With Johnson ’16 in goal, women’s water polo opens 3-1

i-19e8c966c0b1c490cd84c24541f1cd81-johnson_BKS.jpg
Freshman goalkeeper Ashleigh Johnson set a Princeton record with 19 saves in her collegiate debut. (Photo: Beverly Schaefer)

Ashleigh Johnson ’16 wasn’t given much time to ease into college water polo. Not only was she named Princeton’s starting goalie as a freshman, but her first task was to stop No. 4 Cal, a traditional powerhouse that had scored at least 10 goals in five of its first six games. Facing that challenge at DeNunzio Pool on Friday, Johnson merely set a program record with 19 saves, keeping the No. 10 Tigers in the game until the final minute before losing 7-5.

If her resume is any indication, more record-setting performances may be in store for Johnson. A former member of the U.S. Youth National Team and a three-time Florida state champion, the six-foot goalie has the talent to continue setting records and possibly lead Princeton, which finished sixth at NCAA Championships last spring, to even greater heights.

The Tigers may have lost to Cal this weekend, but the two-goal margin marked their closest game against one of water polo’s elite teams since a 10-9 defeat to UCLA in 2004. Princeton won three games by decisive margins on Saturday, with Johnson making 37 saves on 49 shots, including 18 stops in an 11-7 defeat of Harvard. Several tough foes remain on the schedule, including No. 12 Indiana next week and No. 7 San Diego State and No. 9 Hawaii on one grueling afternoon next month, but if the Tigers live up to expectations, they could challenge last season’s 29-6 record.

If they do so, it will be in part thanks to Johnson, a major recruiting catch for head coach Luis Nicolao. One of the top players in her class, Johnson was pursued hard by West Coast schools like USC, Cal, and UCLA; she said she was “very indecisive” throughout the recruiting process, which likely caused a few sleepless nights for Nicolao and other recruiters, but she ultimately selected Princeton for its academic reputation.

“I think she had a lot of people in her ear,” Nicolao said. “To her credit, she made the decision on her own. I don’t think Princeton was the easy choice, because the academics are very tough and she won’t be majoring in water polo, but she’ll have opportunities here she wouldn’t have at any other school.”

Johnson combines a tall, cage-protecting frame with quick reflexes, adding a dash of anticipation that sets her apart from many other top goalies. She honed those instincts with youth national teams, facing older players in Brazil and Hungary and playing alongside slightly more experienced teammates. “I was always young for my age group, so I would hang out with them and learn everything from them,” Johnson said. “I was like the little sister on the team, and I’d learn what was right and what was wrong.”

Princeton brings back a lot of experience from last season’s team, led by Katie Rigler ’14, the reigning Southern Division Player of the Year. Among the other returnees is Ashley Hatcher ’15, a close friend of Johnson’s and a fellow Miami native who helped convince the goalie to choose Princeton and sent her updates throughout the Tigers’ 2012 postseason run.

It’s a tall task for any East Coast team to improve much on a sixth-place finish at NCAAs — in the 12-year history of the championship, no team from outside California has ever reached the final — but with a truly deep rotation and one of the nation’s top goalies, Princeton would like to take a shot. “Our goal is to get back to NCAAs and see what we can do in those three games,” Nicolao said. “It’s just a matter of someone like Ashleigh Johnson having a big weekend and seeing what can happen.”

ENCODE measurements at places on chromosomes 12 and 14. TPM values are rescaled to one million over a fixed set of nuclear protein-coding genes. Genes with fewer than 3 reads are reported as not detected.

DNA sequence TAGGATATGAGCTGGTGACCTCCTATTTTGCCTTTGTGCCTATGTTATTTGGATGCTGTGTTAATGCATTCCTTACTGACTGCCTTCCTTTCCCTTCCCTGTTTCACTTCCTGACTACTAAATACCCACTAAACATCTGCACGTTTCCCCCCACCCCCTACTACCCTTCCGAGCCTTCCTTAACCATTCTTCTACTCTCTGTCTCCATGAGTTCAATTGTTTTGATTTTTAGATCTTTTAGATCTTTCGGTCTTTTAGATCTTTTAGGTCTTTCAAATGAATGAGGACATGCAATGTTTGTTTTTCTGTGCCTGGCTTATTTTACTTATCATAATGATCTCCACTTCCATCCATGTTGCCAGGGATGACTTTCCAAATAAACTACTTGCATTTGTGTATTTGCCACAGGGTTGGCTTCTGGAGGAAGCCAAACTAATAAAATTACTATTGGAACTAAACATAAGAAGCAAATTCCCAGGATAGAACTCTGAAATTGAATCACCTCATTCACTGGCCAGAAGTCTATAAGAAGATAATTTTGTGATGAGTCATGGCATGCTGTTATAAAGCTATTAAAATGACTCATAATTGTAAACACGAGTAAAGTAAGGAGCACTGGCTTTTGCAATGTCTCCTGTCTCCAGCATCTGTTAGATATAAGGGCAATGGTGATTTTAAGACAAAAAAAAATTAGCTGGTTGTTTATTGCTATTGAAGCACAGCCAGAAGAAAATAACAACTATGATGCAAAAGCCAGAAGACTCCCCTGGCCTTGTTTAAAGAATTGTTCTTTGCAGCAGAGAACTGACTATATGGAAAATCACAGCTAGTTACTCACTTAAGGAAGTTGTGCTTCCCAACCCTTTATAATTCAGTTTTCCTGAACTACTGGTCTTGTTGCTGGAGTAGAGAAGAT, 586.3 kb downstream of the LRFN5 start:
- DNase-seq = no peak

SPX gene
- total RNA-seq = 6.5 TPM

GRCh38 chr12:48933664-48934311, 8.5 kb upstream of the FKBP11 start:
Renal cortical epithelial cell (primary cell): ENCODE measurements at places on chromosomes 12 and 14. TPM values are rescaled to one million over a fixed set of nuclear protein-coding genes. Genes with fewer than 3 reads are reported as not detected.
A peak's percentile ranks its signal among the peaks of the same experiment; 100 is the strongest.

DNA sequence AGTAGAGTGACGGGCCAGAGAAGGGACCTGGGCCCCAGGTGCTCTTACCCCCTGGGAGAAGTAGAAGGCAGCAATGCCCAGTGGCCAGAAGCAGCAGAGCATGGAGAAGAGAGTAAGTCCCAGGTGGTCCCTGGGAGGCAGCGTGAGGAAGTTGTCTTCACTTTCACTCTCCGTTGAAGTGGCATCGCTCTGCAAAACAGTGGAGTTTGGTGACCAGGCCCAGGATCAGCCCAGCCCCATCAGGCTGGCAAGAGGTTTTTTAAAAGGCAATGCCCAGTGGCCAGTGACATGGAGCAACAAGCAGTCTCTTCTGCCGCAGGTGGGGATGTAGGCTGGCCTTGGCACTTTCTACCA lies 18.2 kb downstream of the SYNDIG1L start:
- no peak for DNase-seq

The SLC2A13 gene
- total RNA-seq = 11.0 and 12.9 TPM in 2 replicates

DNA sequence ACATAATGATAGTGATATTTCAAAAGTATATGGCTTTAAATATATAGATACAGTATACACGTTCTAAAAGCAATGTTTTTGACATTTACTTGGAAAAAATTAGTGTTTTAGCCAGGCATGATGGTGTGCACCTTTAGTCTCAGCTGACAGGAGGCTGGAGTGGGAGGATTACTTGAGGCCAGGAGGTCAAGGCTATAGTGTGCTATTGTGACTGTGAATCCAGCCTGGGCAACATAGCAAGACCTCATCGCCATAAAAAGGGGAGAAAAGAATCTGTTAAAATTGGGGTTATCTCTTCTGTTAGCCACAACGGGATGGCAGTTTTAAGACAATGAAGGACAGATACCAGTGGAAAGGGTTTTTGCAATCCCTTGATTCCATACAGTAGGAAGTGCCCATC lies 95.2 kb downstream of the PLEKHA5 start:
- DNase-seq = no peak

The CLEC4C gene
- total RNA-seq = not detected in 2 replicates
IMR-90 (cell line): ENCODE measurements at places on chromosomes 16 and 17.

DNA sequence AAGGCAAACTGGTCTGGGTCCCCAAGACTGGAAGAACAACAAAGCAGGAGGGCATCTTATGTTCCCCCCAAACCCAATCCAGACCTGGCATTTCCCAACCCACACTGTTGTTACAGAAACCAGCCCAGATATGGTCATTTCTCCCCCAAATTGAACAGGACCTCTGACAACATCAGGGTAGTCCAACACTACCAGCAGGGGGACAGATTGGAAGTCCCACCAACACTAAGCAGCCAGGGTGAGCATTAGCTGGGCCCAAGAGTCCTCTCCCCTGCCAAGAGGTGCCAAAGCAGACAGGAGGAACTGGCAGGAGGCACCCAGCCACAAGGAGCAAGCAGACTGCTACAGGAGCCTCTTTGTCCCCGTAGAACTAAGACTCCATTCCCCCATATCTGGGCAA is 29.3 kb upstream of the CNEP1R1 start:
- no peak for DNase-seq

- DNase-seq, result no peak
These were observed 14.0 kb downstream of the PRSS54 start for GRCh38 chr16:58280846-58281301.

Quick takes

MEN’S BASKETBALL took its first Ivy League loss of the season — and its first home conference defeat in 22 games — against Yale on Saturday, falling 69-65 thanks to the Bulldogs’ hot first-half shooting and an inability to solve the visitors’ zone. But on Sunday, Columbia did Princeton a solid and throttled Harvard 78-63, dropping the Crimson back in an effective tie for first. Yale and Cornell are both lurking two games back, but this is still basically a two-team race — one that will intensify Saturday night, when the Tigers visit Cambridge (watch it on NBC Sports Network).

WOMEN’S BASKETBALL set a program scoring record with 99 points at Yale Sunday, extending its Ivy win streak to 29 games. Princeton had challenged its previous mark of 97 a few times recently (94 vs. Columbia and Dartmouth last year, 94 vs. La Salle in 2011, 96 vs. Cornell in 2010) but finally got over the top against a fast-paced Yale team. If the Tigers can sweep Dartmouth and Harvard — currently tied for second at 4-1 — next weekend, the league race will be all but over.

After winning only one of its first 10 road games this season, MEN’S HOCKEY tripled that total this weekend with a 4-2 win at Colgate and a 1-0 defeat of Cornell, jumping into a tie for third in the ECAC standings. Next up are four home games, which Princeton must take advantage of to make its case for a first-round bye in the conference tournament.

WOMEN’S SQUASH finished its regular season undefeated and secured the outright Ivy League championship with easy victories over Cornell and Columbia; the Tigers will enter the Howe Cup as the No. 1-seed. MEN’S SQUASH suffered its first loss in more than 12 months, 5-4 at Cornell, but beat Columbia to earn a share of its second straight Ivy title; Princeton will likely drop to No. 2 in next week’s rankings, but it will get its shot at new No. 1 Trinity at home on Saturday.

 

i-858daec642f1f662d4cdac38062fa700-whitaker-hed.jpg
 
Kevin Whitaker ’13 is an economics major and Daily Princetonian sports editor.